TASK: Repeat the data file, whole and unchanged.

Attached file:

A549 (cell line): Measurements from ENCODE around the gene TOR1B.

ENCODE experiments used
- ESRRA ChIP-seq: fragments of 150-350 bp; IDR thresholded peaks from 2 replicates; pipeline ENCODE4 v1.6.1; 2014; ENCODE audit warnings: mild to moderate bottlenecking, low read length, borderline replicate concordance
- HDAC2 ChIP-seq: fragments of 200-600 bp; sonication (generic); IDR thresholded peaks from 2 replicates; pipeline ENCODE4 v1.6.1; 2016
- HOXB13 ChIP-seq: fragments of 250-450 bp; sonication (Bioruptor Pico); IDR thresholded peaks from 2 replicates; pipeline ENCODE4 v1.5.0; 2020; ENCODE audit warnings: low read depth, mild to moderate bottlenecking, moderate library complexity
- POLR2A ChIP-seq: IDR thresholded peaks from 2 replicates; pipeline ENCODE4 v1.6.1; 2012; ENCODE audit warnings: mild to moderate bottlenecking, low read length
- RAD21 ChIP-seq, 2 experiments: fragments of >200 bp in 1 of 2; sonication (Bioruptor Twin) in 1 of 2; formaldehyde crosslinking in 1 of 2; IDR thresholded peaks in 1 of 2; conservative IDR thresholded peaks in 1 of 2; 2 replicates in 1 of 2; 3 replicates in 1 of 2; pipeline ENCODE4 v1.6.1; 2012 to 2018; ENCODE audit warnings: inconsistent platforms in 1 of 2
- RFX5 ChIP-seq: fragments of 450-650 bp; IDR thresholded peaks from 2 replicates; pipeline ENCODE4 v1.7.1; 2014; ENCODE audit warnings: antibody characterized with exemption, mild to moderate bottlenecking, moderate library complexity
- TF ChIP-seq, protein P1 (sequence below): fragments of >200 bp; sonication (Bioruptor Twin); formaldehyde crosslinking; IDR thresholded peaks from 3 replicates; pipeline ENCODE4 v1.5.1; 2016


A549 (cell line): Measurements from ENCODE around the gene TOR1B.

ENCODE experiments used
- ESRRA ChIP-seq: fragments of 150-350 bp; IDR thresholded peaks from 2 replicates; pipeline ENCODE4 v1.6.1; 2014; ENCODE audit warnings: mild to moderate bottlenecking, low read length, borderline replicate concordance
- HDAC2 ChIP-seq: fragments of 200-600 bp; sonication (generic); IDR thresholded peaks from 2 replicates; pipeline ENCODE4 v1.6.1; 2016
- HOXB13 ChIP-seq: fragments of 250-450 bp; sonication (Bioruptor Pico); IDR thresholded peaks from 2 replicates; pipeline ENCODE4 v1.5.0; 2020; ENCODE audit warnings: low read depth, mild to moderate bottlenecking, moderate library complexity
- POLR2A ChIP-seq: IDR thresholded peaks from 2 replicates; pipeline ENCODE4 v1.6.1; 2012; ENCODE audit warnings: mild to moderate bottlenecking, low read length
- RAD21 ChIP-seq, 2 experiments: fragments of >200 bp in 1 of 2; sonication (Bioruptor Twin) in 1 of 2; formaldehyde crosslinking in 1 of 2; IDR thresholded peaks in 1 of 2; conservative IDR thresholded peaks in 1 of 2; 2 replicates in 1 of 2; 3 replicates in 1 of 2; pipeline ENCODE4 v1.6.1; 2012 to 2018; ENCODE audit warnings: inconsistent platforms in 1 of 2
- RFX5 ChIP-seq: fragments of 450-650 bp; IDR thresholded peaks from 2 replicates; pipeline ENCODE4 v1.7.1; 2014; ENCODE audit warnings: antibody characterized with exemption, mild to moderate bottlenecking, moderate library complexity
- TF ChIP-seq, protein P1 (sequence below): fragments of >200 bp; sonication (Bioruptor Twin); formaldehyde crosslinking; IDR thresholded peaks from 3 replicates; pipeline ENCODE4 v1.5.1; 2016